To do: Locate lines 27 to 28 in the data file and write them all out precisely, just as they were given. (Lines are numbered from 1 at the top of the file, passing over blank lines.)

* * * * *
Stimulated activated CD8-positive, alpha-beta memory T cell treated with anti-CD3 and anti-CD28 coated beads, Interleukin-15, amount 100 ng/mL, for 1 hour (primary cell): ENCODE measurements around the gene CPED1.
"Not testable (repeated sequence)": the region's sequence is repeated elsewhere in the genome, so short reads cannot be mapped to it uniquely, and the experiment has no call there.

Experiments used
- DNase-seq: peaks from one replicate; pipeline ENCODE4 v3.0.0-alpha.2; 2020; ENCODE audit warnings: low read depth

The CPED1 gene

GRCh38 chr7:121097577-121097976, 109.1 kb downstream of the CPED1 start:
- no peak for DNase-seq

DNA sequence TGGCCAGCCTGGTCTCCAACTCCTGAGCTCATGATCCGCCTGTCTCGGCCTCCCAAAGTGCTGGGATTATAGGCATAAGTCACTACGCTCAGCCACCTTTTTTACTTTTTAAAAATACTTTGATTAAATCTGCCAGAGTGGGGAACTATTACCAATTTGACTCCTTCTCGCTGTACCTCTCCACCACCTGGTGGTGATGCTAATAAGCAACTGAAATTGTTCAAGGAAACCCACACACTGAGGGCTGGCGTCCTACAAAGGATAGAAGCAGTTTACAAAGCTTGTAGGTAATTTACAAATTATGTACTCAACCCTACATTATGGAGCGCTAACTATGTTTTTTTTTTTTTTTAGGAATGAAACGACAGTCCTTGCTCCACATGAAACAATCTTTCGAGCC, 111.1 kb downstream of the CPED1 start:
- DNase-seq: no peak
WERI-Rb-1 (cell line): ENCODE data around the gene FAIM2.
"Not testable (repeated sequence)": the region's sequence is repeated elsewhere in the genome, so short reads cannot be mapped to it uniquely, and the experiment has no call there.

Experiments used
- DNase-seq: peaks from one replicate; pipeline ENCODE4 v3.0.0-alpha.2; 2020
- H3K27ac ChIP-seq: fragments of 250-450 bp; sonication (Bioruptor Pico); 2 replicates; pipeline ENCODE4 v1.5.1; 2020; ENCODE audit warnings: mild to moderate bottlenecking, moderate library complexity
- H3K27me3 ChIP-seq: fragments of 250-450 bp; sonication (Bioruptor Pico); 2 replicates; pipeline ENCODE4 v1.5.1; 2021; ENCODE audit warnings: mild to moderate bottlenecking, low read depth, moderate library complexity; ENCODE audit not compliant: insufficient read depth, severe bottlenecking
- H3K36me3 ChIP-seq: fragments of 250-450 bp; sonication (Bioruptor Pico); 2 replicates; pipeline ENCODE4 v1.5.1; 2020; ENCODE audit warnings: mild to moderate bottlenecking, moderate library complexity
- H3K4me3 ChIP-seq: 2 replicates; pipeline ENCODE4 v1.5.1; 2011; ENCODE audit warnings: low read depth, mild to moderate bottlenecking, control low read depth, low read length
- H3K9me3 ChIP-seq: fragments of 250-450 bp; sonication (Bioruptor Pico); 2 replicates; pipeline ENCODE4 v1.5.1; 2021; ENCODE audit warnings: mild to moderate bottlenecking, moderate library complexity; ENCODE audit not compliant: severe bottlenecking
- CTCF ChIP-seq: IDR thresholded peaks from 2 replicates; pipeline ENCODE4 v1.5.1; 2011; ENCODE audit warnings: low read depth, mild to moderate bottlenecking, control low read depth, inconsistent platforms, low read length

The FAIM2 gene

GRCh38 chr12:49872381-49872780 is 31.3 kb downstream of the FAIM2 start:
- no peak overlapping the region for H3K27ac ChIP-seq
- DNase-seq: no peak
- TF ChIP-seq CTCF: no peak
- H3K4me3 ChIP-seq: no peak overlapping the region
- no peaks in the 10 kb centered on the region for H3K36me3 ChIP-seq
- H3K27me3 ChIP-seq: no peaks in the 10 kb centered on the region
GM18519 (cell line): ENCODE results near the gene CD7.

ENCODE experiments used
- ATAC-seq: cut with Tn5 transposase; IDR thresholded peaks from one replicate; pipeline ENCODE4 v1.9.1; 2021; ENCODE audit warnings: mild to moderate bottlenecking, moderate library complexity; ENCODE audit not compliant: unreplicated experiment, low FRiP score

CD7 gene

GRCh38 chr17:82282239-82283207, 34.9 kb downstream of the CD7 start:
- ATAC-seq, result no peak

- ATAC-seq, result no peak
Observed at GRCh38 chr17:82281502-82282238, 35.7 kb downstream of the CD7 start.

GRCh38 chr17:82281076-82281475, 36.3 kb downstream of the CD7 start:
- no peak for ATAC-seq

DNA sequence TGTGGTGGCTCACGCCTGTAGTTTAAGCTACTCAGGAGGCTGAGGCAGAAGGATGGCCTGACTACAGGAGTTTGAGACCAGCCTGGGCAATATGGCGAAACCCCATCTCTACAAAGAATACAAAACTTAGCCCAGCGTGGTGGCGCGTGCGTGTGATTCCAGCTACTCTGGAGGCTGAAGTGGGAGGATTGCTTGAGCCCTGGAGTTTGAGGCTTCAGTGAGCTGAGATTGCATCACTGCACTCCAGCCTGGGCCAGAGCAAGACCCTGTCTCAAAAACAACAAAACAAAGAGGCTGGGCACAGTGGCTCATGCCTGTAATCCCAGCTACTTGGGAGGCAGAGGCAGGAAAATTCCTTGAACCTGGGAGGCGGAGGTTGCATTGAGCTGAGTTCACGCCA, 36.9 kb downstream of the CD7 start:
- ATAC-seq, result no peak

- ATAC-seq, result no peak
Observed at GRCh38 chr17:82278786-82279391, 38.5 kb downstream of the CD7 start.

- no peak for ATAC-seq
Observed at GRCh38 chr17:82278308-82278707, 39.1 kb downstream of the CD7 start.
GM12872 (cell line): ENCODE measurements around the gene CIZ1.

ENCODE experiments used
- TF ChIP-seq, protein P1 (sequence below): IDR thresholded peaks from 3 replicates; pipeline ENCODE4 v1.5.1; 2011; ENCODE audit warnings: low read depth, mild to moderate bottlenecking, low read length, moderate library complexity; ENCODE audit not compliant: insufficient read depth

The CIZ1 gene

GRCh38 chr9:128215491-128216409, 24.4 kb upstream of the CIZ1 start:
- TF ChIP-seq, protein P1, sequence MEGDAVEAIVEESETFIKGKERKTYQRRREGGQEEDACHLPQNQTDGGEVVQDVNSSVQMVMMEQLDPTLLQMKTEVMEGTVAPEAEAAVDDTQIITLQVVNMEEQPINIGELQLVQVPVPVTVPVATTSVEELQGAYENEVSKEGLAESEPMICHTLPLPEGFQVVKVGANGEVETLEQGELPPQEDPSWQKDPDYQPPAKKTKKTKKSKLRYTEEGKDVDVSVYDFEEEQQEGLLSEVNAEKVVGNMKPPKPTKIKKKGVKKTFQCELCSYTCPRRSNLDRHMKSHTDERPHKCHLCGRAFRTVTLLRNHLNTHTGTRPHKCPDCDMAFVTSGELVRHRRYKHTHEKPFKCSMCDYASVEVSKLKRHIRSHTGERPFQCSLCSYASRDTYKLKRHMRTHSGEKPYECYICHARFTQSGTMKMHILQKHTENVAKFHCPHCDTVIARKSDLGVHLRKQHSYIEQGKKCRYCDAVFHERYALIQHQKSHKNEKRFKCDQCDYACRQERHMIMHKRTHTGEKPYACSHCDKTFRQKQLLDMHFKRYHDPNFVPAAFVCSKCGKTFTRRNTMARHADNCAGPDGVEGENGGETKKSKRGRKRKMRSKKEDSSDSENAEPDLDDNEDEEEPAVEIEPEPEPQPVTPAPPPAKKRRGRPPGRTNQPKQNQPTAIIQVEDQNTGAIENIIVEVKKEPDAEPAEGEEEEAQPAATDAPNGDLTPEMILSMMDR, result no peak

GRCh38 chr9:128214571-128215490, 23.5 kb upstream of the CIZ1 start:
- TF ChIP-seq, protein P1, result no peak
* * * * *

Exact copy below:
- H3K27me3 ChIP-seq: no peaks in the 10 kb centered on the region
GM18519 (cell line): ENCODE results near the gene CD7.